The Millennial Revolution: An Experiment

This is part 1 in a week-long series titled The Millennial Revolution.
Part 2: Millennials in the Workplace: Lead. Don’t Manage.
Part 3: Millennials in the Workplace: Motivation vs. Compensation

The next five days on this blog are going to be an experiment and I’m going to come right out and ask for your help.

What’s This About?

A couple of days ago, I was approached by my friend Joel Widmer and asked to speak this coming Friday to a group of CEOs, executives and small business owners at a weekly breakfast meeting. Click here if you’re in the Nashville area and are interested in attending.

I was told the topic could be on just about anything I wanted to discuss so I inquired about the demographics of the group. After hearing that the group is made of predominantly people ages 45 and up, I asked if I could speak on the challenges that companies are – and will continue to – face as Millennials (those born somewhere between 1977 and 2000) enter the workplace.

The title will be “The Millennial Revolution: How Companies can Channel the Greatness of a New Generation” – at least for now. I’m open to suggestions.

The Goal

There has been a lot written and discussed that has to do with the “why” of our generation. Most of it begins as a psychological analysis of why we are the way we are then quickly devolves into a lot of complaining about us. People say we’re over-confident, lack work ethic, are too demanding, entitled, blah, blah, blah.

There’s probably some truth to that. However, most of the people saying those things were considered 60’s “radicals” and “hippies” to their parents. So I guess we’re even. Not to mention that most of the people doing the complaining are the same people who raised us to be “this way”.

The point of this talk is not to figure out why we are the way we are because we can’t undo a generation of rearing and parenting. And very few things are ever “all bad” or “all good”. For example, many view our generation as possibly the most innovative and creative generation ever – which sounds quite promising.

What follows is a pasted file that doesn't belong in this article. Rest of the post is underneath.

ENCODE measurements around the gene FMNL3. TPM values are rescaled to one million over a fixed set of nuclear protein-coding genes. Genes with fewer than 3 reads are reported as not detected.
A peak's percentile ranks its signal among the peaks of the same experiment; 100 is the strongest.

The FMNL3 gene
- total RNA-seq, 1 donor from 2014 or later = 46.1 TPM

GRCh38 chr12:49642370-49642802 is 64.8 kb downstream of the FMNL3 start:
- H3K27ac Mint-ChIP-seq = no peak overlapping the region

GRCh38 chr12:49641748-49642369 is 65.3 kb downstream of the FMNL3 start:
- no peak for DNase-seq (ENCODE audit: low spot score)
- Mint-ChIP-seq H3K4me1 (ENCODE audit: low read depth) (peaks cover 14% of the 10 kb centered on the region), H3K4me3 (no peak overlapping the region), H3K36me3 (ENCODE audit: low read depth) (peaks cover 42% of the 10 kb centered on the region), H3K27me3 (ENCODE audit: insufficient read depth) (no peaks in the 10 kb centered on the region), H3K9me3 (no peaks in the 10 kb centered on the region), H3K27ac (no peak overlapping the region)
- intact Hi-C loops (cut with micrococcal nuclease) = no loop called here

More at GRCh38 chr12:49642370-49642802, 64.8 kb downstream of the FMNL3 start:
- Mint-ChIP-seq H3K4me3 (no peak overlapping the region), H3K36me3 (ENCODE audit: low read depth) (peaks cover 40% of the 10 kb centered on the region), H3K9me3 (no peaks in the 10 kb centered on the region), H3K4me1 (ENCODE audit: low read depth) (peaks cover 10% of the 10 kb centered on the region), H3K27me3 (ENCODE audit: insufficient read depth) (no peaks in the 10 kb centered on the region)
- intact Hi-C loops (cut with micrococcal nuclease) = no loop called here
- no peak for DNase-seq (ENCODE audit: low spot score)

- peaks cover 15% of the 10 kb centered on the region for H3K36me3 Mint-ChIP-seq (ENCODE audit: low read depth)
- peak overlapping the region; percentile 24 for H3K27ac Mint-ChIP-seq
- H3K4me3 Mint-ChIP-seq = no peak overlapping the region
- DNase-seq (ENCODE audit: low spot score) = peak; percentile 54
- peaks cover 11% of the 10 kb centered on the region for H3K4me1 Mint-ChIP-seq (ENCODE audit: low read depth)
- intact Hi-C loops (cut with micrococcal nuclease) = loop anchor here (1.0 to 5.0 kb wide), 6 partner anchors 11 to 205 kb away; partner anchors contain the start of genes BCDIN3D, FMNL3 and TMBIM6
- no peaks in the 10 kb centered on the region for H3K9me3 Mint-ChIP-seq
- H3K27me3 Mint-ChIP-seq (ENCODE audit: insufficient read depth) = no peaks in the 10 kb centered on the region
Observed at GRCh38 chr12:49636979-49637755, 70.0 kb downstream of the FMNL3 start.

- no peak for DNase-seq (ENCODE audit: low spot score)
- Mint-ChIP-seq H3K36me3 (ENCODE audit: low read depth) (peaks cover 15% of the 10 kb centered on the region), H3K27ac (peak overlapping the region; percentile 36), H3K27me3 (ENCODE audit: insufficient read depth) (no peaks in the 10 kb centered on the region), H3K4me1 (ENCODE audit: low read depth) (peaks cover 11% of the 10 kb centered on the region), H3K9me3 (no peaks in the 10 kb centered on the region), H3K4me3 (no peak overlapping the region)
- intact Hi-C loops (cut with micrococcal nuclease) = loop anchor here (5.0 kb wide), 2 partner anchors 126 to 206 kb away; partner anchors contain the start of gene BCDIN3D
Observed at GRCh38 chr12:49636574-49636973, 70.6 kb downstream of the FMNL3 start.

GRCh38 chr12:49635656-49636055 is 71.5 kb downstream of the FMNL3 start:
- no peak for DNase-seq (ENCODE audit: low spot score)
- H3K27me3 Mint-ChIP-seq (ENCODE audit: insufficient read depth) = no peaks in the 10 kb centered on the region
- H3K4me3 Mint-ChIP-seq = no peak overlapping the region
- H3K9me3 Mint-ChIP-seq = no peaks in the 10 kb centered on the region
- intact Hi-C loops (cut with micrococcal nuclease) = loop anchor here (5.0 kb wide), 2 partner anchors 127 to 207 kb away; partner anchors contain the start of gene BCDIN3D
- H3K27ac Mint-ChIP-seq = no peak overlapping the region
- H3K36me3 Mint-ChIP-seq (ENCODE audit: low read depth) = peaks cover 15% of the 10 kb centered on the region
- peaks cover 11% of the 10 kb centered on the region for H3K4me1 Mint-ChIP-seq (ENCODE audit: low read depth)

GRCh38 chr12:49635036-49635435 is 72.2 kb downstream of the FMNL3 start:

My goal is to examine the “how” of working with our generation. As we continue to enter the workplace (some of us have been here a bit longer), companies are facing an enormous challenge: how do you hire and manage Millennials? Many companies are finding that Millennials quit and move to a different company within a year of being hired and they don’t know how to fix this problem.

Companies need the Millennial workforce if they hope to survive and Millennials need the wisdom and experience that comes from the generations above us. We have to figure out how to make this work.

The Experiment

There is so much that can be discussed around this topic. There are a ton of great ideas. I want to open this weeks’ blog posts up to major discussion where we all learn from each other.

And I want to do this before I start sharing my ideas with you. So here’s the challenge:

Each day, I will be writing a little bit more of my talk in the form of blog posts. I will outline my arguments and ideas and then open them up to discussion with anyone who cares to comment. This will help me shape my ideas and (I hope) deliver a talk that is both informative and practical – with real solutions.

With that said, I thought the best way to get started was to open it up with a series of questions for Millennials and a different set for CEOs/Exectives/Managers. Help us all by choosing 1 or 2 and leaving your comments below. Then, please invite others to the conversation. Tweet this, “Like” it on Facebook, or email it to others you think could add their voice – the more the better!

For Millennials:

  1. What do you look for when trying to find a job? What do you look for in a company? What do you look for in a manager? What do you look for in a culture?
  2. What excites you the most about a company? What things turn you off about a company?
  3. How do you prefer to be compensated? Salary? Bonuses? Flex time? Gifts? Something entirely different?
  4. How important is it for you to find purpose and meaning in your job? What does that mean to you?
  5. Do you prefer working alone or in groups? Why?
  6. What do you want to tell CEOs and executives about working with you?
  7. Who are the authors/bloggers you read consistently who seem to “get it”?

For CEOs, Executives & Hiring Managers:

  1. What questions do you have for Millennials?
  2. What things do you think you need to do to attract and retain Millennials?
  3. What has been the hardest part of trying to recruit Millennials into your company?
  4. What do you want to tell Millennials about working with you and your company?
  5. How important is culture to your business?
  6. How do you reward your employees and incentivize them?

Please be respectful. If I feel a comment is inflammatory and doesn’t add to the discussion, I reserve the right to nuke it.